And I have quite few reams of lace. I like to stack it in piles and have crafted a few lovely things out of it- my favourite being this flapper style head band for a friend’s little lass.

A little while ago I found a few tutorials for lace lampshades on Pinterest and, although we are not in need of lampshades as I am whipping these up all the time out of totally obvious things like zips, I wondered if the same principle could be use to craft up some bowls.

Turns out it can. HOORAY!

You need:

Step 1- Blow up a balloon to about the size you want the bowl to be.

Step 2 – Take a strip of lace  – the length needs to go around the balloon and will be the circumference of your bowl. The width will be the side of the bowl. Mine was around 27 inches long and I chose 5 inches in width.

Step 3 – Do a series of cuts, at one inch intervals all along the length, from the bottom up to about 2 inches  from the top. It will be like a flappy thing. (*wishes she had photo of this bit that wasn’t blurry!*)

Step 4 – Dunk this into mod podge.

Step 5- Wrap this around the bottom half of your balloon, overlapping each one inch segment by just a few millimetres. Doing this allows the lace to curve around, without having to have pleats. The bottom rim should be curving under the balloon, leaving an empty bit at base of balloon.

Step 6- Make sure the seam and each overlap is well pushed together.  Be warned, it does all get a bit slippy and slithery and your balloon my try and escape your grasp a bit!

Step 7- Leave it to dry (it should be done in an hour or two if left in a breezy, warm place)

Step 8- Add another layer of Mod Podge and leave to dry again

Step 9- Pop balloon! You should have a fairly sturdy bowl with no bottom!

Step 10-  Tweak it a little, bending it gently in to the right shape, if needed.

Step 11- Cut out a piece of lace to be the bottom. It needs to be whatever shape the balloon happens to have made it! Mine was a kind of small oval.

Step 12- Dunk it into the Mod Podge and place this into the inside of the bowl, covering the hole, pushing it gently onto the existing lace structure. Leave to dry flat on its bottom. (Otherwise you’ll have a wobbly bowl)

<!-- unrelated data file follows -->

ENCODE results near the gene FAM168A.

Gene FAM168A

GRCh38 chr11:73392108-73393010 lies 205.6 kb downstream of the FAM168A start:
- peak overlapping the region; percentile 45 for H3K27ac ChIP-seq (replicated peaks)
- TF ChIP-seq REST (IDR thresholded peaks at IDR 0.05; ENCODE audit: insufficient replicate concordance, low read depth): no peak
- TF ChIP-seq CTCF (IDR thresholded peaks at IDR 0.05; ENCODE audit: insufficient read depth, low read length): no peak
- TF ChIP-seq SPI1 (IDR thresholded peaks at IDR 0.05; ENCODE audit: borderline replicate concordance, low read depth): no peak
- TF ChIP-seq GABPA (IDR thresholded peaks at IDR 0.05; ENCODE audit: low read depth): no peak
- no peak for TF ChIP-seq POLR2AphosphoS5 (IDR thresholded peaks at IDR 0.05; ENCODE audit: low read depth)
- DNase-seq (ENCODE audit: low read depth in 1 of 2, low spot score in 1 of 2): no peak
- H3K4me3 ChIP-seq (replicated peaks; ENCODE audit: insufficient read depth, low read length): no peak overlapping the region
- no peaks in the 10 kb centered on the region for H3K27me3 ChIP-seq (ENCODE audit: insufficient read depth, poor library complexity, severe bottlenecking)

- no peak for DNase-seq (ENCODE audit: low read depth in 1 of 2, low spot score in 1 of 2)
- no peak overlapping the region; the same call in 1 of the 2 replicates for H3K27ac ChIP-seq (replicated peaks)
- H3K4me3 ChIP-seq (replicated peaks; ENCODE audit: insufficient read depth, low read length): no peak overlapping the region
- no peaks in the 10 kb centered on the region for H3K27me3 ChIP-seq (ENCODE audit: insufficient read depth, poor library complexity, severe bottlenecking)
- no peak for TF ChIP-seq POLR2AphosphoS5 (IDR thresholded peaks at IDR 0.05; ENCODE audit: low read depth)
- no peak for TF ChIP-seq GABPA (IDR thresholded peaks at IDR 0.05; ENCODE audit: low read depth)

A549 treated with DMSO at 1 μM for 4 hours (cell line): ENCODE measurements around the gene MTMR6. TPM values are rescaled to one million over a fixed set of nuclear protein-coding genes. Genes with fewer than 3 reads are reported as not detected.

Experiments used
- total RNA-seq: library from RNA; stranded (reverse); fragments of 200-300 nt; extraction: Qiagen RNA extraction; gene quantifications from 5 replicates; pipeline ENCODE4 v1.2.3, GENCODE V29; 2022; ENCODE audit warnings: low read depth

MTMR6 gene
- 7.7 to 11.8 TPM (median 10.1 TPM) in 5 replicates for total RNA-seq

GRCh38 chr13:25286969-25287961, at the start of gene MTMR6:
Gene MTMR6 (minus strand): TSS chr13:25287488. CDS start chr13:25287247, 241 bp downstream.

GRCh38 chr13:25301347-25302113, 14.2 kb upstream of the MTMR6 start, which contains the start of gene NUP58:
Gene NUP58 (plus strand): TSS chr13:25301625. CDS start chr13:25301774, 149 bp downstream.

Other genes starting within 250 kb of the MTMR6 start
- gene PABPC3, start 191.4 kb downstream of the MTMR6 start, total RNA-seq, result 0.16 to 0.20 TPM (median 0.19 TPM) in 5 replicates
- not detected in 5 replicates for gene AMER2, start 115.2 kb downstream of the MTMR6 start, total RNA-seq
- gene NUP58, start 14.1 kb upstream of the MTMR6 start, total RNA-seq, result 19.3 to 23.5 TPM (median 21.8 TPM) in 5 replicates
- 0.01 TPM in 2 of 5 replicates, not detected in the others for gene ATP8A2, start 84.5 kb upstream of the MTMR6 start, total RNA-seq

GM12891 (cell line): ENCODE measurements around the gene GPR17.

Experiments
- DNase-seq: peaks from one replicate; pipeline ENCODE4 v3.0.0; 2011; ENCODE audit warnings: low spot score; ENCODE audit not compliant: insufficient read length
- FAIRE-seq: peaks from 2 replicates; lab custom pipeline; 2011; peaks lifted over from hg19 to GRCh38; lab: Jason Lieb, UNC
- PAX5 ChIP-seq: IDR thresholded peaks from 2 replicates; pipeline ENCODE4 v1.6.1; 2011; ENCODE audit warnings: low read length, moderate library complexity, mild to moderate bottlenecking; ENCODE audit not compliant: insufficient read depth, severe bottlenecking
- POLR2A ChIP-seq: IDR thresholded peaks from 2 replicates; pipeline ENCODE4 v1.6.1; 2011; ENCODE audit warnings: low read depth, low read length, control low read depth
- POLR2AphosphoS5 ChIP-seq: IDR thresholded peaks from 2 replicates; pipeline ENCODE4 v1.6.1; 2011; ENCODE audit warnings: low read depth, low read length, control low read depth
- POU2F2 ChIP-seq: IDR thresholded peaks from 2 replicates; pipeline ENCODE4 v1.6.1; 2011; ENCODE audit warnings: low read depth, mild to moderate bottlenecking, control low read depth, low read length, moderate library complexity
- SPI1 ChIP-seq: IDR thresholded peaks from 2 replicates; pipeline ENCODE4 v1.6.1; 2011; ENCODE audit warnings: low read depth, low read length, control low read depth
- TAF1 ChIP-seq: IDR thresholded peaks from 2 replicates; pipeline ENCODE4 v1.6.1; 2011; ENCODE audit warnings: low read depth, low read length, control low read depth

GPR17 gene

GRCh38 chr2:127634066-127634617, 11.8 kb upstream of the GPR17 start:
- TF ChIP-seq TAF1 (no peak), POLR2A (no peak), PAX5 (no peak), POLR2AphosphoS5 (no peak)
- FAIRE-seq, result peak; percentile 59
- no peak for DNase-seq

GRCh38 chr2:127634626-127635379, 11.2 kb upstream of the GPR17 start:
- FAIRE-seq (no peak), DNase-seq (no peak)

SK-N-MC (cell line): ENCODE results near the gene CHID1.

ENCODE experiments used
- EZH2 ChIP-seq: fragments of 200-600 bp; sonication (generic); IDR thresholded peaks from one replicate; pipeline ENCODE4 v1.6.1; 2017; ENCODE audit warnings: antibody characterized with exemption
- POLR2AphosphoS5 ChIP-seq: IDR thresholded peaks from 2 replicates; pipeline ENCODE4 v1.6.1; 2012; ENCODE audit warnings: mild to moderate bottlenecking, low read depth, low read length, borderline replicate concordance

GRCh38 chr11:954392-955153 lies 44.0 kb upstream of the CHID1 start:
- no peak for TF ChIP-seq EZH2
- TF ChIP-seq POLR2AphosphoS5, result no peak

Step 13- Give a light coat of varnish around the outside. My varnish dries in an hour, if in warm, breezy place.

Step 14- Give a light coat of varnish throughout the inside. Especially seal off the edges of the bottom piece.

Step 14- If you like the original colour of the lace then VOILA! You are done.

Step 15- If, like me, you used an ancient tin of varnish because you are too stingy to throw it away and it was really yellow, you will need to find a spray can colour you are happy with. I went for neon orange and I LOVE IT!

DONE!

It isn’t perfect, if you were to inspect you would see it was slightly wonky and the seams would be quite obvious but I think the “lacey bowl” effect is nailed.  The overall paint coverage hides a whole load of the little discrepancies.

I am pretty sure, taking out drying time, that the whole thing is done in a matter of moments – possibly one of the quickest crafting up of a bowl ever? Of course, it isn’t water tight, so you cannae eat your cornflakes out of it, but as a vestibule for bits and bobs (of which our household needs many) it is purdy purfick.

I am definately making these again – perhaps as a way of displaying some small crafts I hope to see one day at a fair. (Vague plans, too lazy and flighty to make enough of one thing to purvey!)

It is sitting in my little kitchen pop of orange, underneath some heart palpitatingly beautiful pottery I found at a car booty last week. The pottery, it is called Lord Nelson Gaytime. Honestly. You couldn’t make it up.

Linking up with the magical Liz and the Magpies- celebrators of all things second hand.

And the final shout out for the Charity Shop Blog Hop! Being hosted here this Thursday – come along and link up your charity shop loving posts and get all kinds of blog loving 😀